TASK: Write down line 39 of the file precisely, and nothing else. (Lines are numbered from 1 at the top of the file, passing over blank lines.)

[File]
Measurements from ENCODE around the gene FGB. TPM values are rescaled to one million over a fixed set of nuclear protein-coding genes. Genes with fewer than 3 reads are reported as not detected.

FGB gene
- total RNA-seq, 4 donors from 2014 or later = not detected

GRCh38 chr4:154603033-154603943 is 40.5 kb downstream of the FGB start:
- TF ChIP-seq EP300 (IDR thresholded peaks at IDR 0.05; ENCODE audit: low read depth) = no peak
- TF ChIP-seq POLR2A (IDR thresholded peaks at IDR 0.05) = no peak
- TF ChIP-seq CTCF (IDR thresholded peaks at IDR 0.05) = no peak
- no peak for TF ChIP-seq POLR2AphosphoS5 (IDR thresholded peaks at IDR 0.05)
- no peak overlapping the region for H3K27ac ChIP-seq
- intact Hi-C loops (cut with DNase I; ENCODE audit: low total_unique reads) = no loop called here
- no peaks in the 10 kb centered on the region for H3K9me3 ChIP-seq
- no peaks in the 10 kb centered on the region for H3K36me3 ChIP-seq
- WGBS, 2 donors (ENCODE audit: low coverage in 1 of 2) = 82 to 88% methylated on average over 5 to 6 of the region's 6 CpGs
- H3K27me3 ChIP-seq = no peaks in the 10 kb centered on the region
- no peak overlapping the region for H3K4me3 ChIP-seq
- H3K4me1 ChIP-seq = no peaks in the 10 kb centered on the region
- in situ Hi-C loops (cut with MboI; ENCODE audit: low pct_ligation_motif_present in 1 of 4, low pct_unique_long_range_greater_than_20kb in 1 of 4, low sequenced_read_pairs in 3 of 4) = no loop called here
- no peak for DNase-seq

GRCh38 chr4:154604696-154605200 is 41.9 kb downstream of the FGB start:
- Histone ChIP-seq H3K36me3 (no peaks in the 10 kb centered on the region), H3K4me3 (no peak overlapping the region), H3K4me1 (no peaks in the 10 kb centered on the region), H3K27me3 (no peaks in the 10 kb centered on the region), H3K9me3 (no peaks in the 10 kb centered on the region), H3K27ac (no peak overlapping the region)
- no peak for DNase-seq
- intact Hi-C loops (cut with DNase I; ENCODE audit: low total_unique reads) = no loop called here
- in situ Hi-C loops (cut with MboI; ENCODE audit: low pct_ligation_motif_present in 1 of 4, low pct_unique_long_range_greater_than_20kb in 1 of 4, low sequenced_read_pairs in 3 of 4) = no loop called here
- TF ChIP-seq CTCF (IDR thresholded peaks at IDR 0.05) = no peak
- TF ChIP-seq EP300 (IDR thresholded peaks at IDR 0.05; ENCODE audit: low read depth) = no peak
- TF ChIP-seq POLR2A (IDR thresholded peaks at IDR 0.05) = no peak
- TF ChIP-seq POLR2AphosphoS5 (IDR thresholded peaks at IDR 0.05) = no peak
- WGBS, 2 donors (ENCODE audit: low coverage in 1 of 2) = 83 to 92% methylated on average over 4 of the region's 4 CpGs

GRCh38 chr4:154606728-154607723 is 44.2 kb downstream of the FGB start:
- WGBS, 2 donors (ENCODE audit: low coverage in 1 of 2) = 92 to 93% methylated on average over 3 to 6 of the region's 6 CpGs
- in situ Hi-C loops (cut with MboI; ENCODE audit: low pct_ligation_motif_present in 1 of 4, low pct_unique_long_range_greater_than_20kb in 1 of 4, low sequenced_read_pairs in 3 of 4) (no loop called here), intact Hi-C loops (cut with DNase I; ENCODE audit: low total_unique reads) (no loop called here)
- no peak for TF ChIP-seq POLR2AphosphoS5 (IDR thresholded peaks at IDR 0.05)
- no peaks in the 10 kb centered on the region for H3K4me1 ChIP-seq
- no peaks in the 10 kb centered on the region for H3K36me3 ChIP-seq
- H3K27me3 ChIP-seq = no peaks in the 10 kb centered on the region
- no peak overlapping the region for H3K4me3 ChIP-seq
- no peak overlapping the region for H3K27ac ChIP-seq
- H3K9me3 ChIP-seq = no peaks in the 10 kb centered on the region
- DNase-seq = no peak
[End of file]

- DNase-seq = no peak